ALBUM REVIEW: ‘If I Should Go Before You’ by City And Colour

Want to hear something great? Alexisonfire are back for good! Yes, the reunion shows are done, and Canada’s finest purveyors of post-hardcore have announced they’re a proper full-time band once more. Even though they’ve stated there are no plans for the future yet, it’s obviously massively exciting, but it begs one question – with all the other projects the individual members are involved in, what happens to them? That could potentially mean that If I Should Go Before You is the last album from Dallas Green (arguably the most talented member of the group) under the City And Colour moniker. If that is to be the case then, at least he’s going out on a high, as Green’s fifth album is undoubtedly his finest.

There’s a greater focus on full band contributions this time round, seeing the usual folky sound fleshed out a lot more for something a bit fuller and a lot more expansive. Green still acts as the project’s nucleus though, and there’s plenty of room for him to bend it in exactly the way he wants, none more so than in opener Woman, a gorgeous nine minute long track that slithers by with a swelling languidness and heady post-rock influences. It’s the furthest that experimentation reaches on this album, but what it lacks in this department is more made up for in some truly incredible songwriting. Needless to say that would be the case on any City And Colour album, but …Go Before You‘s expansion of sound lifts it to another level entirely. Mizzy C‘s cascading southern-flecked soul condenses more glory and emotion into four minutes than was previously though possible, while the gentle, country-style sway on Lover Come Back makes for a brilliant love song, elevated all the more by its simplicity. Even the most subtle of instrumental additions contribute to the richness in sound, such as the slide guitars hidden in the back of Runaway and the comparatively bare closer Blood, which add just an extra little bit of poignancy to an already beautifully emotional album.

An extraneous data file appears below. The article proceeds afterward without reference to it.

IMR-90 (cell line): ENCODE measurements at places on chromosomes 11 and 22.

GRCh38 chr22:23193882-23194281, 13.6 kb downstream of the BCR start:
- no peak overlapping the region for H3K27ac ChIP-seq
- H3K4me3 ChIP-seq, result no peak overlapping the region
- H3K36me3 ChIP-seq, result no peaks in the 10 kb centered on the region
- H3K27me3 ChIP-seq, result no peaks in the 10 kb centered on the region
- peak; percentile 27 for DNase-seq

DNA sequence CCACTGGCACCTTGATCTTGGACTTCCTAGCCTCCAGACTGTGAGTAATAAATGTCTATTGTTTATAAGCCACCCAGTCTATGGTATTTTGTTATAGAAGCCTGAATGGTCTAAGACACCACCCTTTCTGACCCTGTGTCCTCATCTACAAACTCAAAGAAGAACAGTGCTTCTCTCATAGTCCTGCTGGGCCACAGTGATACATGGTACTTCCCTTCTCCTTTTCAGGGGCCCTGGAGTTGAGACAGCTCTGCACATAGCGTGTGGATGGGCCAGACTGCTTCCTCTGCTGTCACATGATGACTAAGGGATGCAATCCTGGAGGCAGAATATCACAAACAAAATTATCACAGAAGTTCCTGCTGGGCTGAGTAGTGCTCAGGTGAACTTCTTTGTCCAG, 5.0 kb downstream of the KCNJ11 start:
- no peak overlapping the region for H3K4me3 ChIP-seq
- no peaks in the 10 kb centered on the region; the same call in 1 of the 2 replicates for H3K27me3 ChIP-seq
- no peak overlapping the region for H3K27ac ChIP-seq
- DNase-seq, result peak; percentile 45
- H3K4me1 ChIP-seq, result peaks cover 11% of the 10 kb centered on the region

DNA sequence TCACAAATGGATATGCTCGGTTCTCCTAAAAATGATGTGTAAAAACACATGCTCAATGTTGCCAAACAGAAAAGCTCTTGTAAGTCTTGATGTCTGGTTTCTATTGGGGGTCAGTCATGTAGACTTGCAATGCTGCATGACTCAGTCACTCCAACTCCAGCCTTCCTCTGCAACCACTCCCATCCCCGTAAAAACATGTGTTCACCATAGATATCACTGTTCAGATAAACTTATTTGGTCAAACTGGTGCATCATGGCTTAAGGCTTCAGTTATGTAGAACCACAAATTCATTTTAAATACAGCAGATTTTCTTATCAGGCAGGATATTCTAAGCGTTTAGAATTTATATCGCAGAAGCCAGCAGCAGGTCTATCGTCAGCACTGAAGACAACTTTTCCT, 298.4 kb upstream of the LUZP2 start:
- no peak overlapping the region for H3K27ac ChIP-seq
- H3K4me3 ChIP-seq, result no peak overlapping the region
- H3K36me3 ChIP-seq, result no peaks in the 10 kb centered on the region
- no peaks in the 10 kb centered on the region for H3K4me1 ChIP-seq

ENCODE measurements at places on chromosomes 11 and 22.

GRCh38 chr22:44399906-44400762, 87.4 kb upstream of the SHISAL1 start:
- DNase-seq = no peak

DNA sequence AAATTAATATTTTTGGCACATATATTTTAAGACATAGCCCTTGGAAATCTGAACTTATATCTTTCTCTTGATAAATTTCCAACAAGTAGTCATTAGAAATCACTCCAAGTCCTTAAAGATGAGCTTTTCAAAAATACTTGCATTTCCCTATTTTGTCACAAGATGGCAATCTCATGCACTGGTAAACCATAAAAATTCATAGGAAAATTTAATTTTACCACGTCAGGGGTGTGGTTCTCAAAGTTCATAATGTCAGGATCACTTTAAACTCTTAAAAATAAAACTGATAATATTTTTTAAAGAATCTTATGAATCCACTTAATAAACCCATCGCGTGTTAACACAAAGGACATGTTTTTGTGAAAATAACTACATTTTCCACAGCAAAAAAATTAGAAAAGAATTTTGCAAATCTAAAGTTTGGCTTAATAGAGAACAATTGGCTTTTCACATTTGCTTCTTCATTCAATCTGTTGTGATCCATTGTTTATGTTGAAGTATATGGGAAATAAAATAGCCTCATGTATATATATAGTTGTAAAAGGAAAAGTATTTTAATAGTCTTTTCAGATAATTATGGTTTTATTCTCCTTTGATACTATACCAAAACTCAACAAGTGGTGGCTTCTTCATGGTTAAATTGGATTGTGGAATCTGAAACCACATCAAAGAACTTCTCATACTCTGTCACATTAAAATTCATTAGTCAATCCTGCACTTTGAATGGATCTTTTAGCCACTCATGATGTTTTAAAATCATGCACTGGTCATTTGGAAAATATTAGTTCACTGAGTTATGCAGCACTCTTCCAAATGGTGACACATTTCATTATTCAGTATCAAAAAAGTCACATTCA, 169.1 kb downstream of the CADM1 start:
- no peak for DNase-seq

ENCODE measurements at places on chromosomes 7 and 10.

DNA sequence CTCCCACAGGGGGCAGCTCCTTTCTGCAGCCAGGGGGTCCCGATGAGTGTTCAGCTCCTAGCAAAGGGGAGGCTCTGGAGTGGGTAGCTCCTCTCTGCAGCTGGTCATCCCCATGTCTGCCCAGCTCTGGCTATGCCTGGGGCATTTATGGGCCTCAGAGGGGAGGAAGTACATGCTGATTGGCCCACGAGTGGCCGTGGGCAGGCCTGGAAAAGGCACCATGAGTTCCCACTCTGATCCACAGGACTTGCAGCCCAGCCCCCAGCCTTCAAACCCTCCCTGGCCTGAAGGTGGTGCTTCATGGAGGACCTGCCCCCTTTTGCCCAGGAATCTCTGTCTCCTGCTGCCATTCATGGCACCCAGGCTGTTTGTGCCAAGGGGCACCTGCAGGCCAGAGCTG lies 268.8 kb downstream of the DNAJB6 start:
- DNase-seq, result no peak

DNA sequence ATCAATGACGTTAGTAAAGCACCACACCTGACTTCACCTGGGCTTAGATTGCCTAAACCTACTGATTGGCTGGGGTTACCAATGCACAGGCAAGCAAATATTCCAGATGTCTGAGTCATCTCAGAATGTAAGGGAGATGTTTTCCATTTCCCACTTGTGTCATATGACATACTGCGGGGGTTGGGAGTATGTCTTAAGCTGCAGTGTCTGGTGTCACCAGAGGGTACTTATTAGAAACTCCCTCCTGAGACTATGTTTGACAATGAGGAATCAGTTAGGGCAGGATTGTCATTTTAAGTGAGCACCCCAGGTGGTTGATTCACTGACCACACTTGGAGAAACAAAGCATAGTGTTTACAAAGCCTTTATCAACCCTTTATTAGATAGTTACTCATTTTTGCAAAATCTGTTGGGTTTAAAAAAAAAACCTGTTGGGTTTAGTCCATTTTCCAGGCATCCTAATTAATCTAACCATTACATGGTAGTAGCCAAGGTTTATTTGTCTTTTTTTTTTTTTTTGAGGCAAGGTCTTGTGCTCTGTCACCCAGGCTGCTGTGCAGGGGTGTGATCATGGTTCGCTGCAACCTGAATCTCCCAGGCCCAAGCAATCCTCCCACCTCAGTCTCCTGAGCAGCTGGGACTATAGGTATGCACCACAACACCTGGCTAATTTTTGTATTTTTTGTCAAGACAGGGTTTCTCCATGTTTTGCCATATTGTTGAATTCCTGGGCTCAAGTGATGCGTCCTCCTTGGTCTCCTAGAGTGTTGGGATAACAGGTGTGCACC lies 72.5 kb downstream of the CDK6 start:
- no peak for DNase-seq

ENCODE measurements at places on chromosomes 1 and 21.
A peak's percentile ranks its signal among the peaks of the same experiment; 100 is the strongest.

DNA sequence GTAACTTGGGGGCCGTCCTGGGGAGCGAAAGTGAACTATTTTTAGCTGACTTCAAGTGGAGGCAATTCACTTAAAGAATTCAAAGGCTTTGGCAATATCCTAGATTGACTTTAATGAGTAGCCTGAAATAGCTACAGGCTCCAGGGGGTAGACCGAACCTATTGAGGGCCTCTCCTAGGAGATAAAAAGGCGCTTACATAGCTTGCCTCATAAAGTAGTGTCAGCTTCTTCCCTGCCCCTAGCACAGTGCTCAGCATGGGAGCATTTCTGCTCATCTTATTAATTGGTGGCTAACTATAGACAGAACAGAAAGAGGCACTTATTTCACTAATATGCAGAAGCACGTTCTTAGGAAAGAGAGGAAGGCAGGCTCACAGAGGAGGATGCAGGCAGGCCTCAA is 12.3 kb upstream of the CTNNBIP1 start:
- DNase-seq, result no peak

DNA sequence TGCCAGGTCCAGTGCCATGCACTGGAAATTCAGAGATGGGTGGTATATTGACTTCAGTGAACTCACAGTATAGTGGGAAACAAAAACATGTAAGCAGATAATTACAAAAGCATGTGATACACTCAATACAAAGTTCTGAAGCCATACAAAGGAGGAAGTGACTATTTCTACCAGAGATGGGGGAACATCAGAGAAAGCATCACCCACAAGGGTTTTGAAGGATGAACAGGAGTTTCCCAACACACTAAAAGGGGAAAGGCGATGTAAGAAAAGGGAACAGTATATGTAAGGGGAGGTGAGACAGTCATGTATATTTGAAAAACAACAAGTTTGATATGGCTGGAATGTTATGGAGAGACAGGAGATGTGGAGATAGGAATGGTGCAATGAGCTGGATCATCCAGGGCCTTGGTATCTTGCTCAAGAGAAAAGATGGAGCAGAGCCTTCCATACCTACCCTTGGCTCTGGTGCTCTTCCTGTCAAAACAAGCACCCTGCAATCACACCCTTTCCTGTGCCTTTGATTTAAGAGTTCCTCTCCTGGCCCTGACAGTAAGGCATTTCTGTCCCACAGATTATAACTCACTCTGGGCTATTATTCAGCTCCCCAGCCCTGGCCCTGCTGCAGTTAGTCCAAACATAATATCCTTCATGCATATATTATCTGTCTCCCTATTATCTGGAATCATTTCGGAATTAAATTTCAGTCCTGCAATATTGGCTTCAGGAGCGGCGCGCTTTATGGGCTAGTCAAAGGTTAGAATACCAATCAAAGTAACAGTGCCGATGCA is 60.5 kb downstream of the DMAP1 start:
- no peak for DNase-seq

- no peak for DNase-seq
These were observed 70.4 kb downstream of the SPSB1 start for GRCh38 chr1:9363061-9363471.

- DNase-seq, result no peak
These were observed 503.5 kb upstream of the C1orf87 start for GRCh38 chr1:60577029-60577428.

But of course, the main selling point of City And Colour is, and always will be, Green himself, who has not only one of the best voices in alternative music, but music as a whole. There’s not a single moment on this album where he sounds anything less than flawless, with a smoothness to his voice that is unseen in many other artists of his ilk. It’s as evocative and stirring as a vocal performance gets – the mid-tempo Friends shows off a plaintive aspect that has you believing every word, while Northern Blues demonstrates his incredible range in its full glory, from a glorious falsetto right down to a deep rumble. Paired up with such an eclectic blend of instruments, it means that while the majority is rather sedate tempo-wise, it’s these factors than ensure it’s never boring.

Quite the opposite actually – If I Should Go Before You may lack the full-throttle jugular-grabbing of Green’s other band, but it makes thrills in its own way. In its lithe, meandering nature, it manages to truly grip the listener and refuses to let go until it’s finished. Handy, because with all of the emotion and potential resonance it manages to pack in, you’ll never want it to let go – it really is that good. And if it is to be the final City And Colour album, there’s no better way to have gone out than this.


For fans of: Band Of Horses, Hozier, Death Cab For Cutie
Words by Luke Nuttall 

‘If I Should Go Before You’ by City And Colour is released on 9th October on Dine Alone Records.

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